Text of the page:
U-Boat

Manhattan’s First Terror Attack: Decades Before 9/11

By Cowan Brew

In the summer of 1916, America was an island of peace in an ocean of war. The guns of August 1914 had been blazing away in Europe for nearly two years now, primed by a booming American munitions industry that found itself growing rich on the long-distance suffering of others. Read more

U-Boat

The USS England and the Invasion of the South Pacific

By William Lunderberg

From his naval base at Tawi Tawi in the southern Philippines, Japanese Admiral Soemu Toyoda anxiously perused intelligence reports that might provide a clue to the objective of the next seaborne South Pacific invasion by American military in the spring of 1944. Read more

At long last, in late 1943 the “Big Three”—Winston Churchill, Frankin D. Roosevelt and Joseph Stalin—would meet together to shape the world after the war.

U-Boat

Nazi U-Boats At America’s Doorsteps

After refueling in the mid-Atlantic and suffering bow damage from being rammed by a tanker, a 769-ton Nazi U-Boat reached its destination, the American East Coast, early on Monday, May 4, 1942. Read more

Radio controlled B-17s proved to be deadly and ahead of their time.

U-Boat

Operation Aphrodite

By Mason B. Webb

When it came to advanced military technology in World War II, arguably no one was better at it than Nazi Germany, whose scientists Adolf Hitler keep busy trying to invent the ultimate “super weapon” capable of defeating his enemies. Read more

It was the end of April, 1945. And, very soon it would be V-E Day: the end for the German dictator Adolf Hitler, his despotic Nazi regime, and the war in Europe.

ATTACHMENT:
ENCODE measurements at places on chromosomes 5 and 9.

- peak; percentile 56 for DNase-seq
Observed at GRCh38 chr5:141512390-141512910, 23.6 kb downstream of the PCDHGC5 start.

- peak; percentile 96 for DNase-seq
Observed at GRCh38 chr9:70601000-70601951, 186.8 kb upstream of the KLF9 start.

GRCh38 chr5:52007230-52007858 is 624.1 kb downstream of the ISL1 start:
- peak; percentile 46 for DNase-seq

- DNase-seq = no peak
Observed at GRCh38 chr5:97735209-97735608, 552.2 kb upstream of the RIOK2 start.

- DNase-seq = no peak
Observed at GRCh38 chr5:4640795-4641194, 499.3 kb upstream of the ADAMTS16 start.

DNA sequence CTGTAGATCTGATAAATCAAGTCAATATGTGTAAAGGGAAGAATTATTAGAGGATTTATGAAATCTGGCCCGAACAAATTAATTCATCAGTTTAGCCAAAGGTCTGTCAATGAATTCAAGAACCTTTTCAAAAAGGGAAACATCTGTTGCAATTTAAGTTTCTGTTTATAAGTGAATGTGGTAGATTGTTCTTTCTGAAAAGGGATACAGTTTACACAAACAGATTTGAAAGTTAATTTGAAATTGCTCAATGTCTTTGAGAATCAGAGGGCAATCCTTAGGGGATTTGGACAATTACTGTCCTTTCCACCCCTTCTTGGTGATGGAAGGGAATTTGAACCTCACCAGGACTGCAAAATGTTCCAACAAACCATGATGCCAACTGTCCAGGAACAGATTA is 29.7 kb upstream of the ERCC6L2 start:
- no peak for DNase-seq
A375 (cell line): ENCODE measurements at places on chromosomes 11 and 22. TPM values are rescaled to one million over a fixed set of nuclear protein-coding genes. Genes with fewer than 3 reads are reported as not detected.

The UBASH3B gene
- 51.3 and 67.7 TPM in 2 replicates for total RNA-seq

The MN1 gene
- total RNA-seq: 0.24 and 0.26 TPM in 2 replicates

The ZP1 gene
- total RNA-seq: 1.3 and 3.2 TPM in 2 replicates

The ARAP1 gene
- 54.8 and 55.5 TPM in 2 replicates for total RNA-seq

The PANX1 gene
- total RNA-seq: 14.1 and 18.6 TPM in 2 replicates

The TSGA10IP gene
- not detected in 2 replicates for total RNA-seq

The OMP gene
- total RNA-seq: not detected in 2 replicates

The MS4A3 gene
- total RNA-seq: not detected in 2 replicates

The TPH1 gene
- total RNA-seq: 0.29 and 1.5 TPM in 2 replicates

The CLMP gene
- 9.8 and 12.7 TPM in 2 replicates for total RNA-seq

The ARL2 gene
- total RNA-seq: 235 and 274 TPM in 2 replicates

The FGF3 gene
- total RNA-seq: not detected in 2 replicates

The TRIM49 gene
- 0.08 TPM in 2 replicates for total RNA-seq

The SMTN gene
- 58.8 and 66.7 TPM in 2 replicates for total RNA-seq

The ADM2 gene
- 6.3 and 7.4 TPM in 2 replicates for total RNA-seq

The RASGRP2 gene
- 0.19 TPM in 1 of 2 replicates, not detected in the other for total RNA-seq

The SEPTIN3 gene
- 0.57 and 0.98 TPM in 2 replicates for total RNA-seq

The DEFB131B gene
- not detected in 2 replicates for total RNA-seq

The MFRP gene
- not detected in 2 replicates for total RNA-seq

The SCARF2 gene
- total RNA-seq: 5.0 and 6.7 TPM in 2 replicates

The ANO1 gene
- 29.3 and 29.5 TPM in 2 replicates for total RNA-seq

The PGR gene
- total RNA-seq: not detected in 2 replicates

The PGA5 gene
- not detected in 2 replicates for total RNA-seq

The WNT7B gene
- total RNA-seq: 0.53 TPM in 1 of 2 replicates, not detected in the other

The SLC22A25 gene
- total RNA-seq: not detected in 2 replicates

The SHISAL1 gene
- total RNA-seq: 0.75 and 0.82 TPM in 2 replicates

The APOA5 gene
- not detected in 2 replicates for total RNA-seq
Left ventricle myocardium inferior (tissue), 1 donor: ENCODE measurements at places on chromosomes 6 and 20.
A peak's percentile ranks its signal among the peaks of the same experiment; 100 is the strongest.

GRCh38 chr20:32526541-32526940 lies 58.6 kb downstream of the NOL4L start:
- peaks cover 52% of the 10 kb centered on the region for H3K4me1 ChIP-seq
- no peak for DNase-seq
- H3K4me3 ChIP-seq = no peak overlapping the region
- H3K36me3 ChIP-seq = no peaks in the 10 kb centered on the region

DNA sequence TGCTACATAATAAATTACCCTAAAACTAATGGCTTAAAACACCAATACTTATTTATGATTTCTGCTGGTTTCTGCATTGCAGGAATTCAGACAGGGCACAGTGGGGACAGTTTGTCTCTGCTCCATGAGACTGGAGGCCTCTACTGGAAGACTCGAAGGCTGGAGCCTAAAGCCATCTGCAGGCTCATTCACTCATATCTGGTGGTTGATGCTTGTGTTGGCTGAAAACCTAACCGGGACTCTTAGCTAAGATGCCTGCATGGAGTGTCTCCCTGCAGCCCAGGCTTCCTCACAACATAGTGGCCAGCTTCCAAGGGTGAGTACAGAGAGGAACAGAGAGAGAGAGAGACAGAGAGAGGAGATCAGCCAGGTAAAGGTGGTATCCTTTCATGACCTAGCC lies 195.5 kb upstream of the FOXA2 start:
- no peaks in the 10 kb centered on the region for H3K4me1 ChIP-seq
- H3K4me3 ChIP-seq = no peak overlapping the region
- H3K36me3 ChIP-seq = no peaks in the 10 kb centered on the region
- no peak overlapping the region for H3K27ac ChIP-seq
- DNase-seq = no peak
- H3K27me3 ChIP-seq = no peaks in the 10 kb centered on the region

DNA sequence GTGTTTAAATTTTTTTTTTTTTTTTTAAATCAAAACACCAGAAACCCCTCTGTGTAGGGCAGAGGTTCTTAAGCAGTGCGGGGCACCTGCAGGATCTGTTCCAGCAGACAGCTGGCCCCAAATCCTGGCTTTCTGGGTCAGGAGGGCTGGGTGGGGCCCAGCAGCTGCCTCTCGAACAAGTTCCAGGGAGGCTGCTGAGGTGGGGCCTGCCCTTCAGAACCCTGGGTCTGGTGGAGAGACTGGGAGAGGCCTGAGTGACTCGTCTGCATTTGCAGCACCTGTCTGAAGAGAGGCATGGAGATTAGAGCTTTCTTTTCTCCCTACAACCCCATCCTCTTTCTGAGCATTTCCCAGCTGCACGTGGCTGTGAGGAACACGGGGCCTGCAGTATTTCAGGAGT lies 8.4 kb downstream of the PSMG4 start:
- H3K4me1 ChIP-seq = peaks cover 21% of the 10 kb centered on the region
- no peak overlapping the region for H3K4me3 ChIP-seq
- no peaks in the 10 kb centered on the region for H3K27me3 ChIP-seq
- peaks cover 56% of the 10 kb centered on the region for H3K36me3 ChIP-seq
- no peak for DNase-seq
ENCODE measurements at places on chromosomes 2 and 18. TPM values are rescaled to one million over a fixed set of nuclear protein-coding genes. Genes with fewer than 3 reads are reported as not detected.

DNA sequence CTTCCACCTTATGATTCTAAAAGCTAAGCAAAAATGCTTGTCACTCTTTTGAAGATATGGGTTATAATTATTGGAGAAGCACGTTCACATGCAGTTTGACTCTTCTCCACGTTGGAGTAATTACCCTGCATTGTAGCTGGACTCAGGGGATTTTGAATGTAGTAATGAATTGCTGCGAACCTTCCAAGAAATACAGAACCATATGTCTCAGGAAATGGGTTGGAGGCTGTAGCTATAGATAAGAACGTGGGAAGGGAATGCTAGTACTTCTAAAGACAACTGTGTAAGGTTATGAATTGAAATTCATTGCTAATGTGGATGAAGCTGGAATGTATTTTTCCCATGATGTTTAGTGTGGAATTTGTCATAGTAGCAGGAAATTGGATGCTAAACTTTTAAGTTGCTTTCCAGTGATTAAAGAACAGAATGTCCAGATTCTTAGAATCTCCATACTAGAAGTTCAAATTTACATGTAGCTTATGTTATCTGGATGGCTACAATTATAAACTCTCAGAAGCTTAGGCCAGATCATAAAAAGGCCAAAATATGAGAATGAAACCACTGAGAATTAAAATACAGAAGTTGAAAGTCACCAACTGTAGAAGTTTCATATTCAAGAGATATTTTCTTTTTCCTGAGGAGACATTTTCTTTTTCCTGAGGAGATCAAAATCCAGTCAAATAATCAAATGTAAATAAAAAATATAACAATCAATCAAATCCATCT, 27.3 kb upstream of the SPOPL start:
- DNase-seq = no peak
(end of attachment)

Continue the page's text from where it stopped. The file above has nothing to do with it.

U-Boat

V-E Day: Victory at Last for World War II’s Allies

By Flint Whitlock

Within his reinforced concrete bunker, 50 feet below the garden of the New Reichs Chancellery on Berlin’s Wilhelmstrasse, German dictator Adolf Hitler, his soon-to-be bride Eva Braun, and several hundred friends, SS guards, and staff members could feel the concussion and hear the unending drumroll of thousands of Soviet artillery shells reducing the already-battered capital city of the Third Reich to unrecognizable rubble. Read more

Britain appeared doomed until the German naval codes were cracked.

U-Boat

The Codebreakers’ War in the Atlantic

By Gene J. Pfeffer

The Battle of the Atlantic was a life-and-death struggle between the German Kriegsmarine and the Allied navies that was fought for control of Britain’s lifeline to its empire and to the United States. Read more

The War Production Board wanted a manufacturer who could build a giant flying boat. They got was Howard Hughes and the improbable “Spruce Goose.”

U-Boat

The First and Last Flight of the Spruce Goose

By Allyn Vannoy

The Time magazine article was titled “It Flies!” It was a note of triumph and vindication, but also an epitaph, of an aircraft that was five years in the making—the “Spruce Goose,” a plane that should not have existed. Read more

A small number of RAF bombers carried out one of the most daring and significant air operations of World War II.

U-Boat

Operation Chastise: Night of the Dambusters

By Mark Simmons

May 16, 1943, had been a sweltering spring day in England. At 9:39 pm, as the sun was dipping below the western horizon, leaving a rim of light and still good visibility, the first three of 19 Avro Lancaster bombers of No. Read more

Panic set in when Japanese subs raided coastal areas.

U-Boat

Target: America’s West Coast

By Steven D. Lutz

It seemed like just another ordinary day at sea. Early on December 7, 1941, a U.S. Army-chartered cargo vessel, the 250-foot SS Cynthia Olson, under the command of a civilian skipper, Berthel Carlsen, was plying the Pacific waters about 1,200 miles northeast of Diamond Head, Oahu, Hawaii, and over 1,000 miles west of the Tacoma, Washington, port from which she had sailed on December 1. Read more